Geek Bench 5: 1,688 (single core); 5,721 (multiple cores)
PCMark 10 (Home Test): 5,343 points
Battery Life PCMark 10: 12 hours and 18 minutes
Battery Life (Slice Mag Movie Test): 14 hours and 4 minutes
On paper, the HP Elite Dragonfly G3 looks like a winner in terms of performance. For an ultraportable, at least. The Intel Core i7-1255U CPU is one of Intel’s latest 12th-generation low-power items with two performance cores and eight efficiency cores. It clocks up to full 4.7GHz and delivers the goods duly in synthetic benchmarks.
The problem is that in the real world, the HP Elite Dragonfly G3 can be very slow when installing apps or loading data-heavy software. The 512GB SSD is a WD SN530 drive, which is somewhat disappointingly a PCIe Gen 3 rather than a Gen 4 model, and not even a particularly fast one. But it’s not that slow and can’t be entirely to blame for the Dragonfly’s sometimes very slow performance. Neither can the 16 GB DDR5 RAM.
The limited 3D performance of the integrated Intel graphics is less of a surprise, though remotely this isn’t marketed as a gaming laptop and really can’t fill that role. Another weak point is the 13.5-inch screen. It is quite bright on maximum settings. But the viewing angles are atrocious, the worst we’ve seen on a premium laptop in years.
There is better news from the Bang & Olufsen loudspeakers. OK, there’s no bass to speak of, but volume levels are good and overall audio detail is decent. Yes, a MacBook Air is still much better. But as ultraportable PC laptop speakers go, the Dragonflies are definitely above average.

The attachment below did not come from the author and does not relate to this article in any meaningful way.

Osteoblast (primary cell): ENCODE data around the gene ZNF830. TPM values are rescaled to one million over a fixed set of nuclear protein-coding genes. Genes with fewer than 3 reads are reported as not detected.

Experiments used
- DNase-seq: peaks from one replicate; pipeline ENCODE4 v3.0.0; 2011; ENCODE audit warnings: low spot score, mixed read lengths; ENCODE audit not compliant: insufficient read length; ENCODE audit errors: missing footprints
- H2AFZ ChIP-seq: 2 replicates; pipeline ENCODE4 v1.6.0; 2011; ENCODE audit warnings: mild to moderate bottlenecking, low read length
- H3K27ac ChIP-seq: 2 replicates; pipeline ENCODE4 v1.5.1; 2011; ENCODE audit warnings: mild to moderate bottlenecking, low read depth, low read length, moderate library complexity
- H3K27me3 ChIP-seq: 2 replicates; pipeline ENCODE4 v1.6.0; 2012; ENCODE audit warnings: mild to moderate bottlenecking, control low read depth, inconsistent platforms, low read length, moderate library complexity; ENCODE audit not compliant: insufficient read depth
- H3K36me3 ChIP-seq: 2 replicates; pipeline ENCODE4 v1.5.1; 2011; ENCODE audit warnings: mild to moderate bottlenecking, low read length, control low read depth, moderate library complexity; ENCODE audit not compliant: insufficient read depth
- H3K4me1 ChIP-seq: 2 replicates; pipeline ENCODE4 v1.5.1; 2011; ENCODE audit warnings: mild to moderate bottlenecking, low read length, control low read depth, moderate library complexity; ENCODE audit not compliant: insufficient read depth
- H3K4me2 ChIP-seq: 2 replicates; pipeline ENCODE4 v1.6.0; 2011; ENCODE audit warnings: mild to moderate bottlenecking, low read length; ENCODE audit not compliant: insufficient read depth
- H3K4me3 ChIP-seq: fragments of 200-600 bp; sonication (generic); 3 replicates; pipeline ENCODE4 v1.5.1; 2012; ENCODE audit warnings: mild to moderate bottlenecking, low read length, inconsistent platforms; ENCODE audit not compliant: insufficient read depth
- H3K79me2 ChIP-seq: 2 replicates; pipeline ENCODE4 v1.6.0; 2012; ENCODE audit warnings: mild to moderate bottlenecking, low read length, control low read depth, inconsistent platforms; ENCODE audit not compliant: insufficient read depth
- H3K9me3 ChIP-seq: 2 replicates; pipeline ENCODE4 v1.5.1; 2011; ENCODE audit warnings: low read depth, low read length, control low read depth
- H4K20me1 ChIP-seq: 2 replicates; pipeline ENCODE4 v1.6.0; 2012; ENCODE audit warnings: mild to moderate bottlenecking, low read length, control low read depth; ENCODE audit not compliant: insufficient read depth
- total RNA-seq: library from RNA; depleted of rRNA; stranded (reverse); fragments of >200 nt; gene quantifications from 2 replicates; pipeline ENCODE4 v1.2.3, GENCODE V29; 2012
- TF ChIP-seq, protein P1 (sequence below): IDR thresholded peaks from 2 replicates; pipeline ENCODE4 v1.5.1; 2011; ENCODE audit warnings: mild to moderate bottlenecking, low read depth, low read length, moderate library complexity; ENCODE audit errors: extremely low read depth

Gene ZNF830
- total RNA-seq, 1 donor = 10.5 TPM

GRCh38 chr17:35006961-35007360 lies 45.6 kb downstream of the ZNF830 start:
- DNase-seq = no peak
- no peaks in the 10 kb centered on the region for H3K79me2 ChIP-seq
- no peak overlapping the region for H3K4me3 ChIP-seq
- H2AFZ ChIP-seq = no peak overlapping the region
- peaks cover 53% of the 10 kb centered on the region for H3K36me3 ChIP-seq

HP Elite Dragonfly G3: Battery Life
- Huge 68WHr cell
- Excellent battery life
- Compact Charging Adapter
If the performance of the HP Elite Dragonfly G3 is a bit patchy overall, one aspect that doesn’t disappoint is its battery life. We measured over 14 hours of 1080p video playback and over 12 hours of daily use at 50% brightness.
So you really work without electricity all day long. We also like how compact the power supply is and the fact that it’s USB-C rather than its own barrel-socket affair.
Should you buy an HP Elite Dragonfly G3?
Buy it if…
Don’t buy it if…
HP Elite Dragonfly G3: Scorecard
|Where the||Starting at nearly $2,000, even for the base configuration, the HP Elite Dragonfly G3 looks very expensive compared to the competition.||2 / 5|
|Design||The smooth, slim aluminum and magnesium chassis of the HP Elite Dragonfly G3 is an absolute highlight and even offers surprisingly good connectivity.||4.5 / 5|
|Performance||Occasional laggy responses and a remarkably poor display undermine the HP Elite Dragonfly G3 as a performance proposition.||3 / 5|
|Battery life||There is no doubt that excellent battery life is one of the main attractions of the HP Elite Dragonfly G3. This is a true all-day ultra-portable.||5 / 5|
First reviewed in September 2022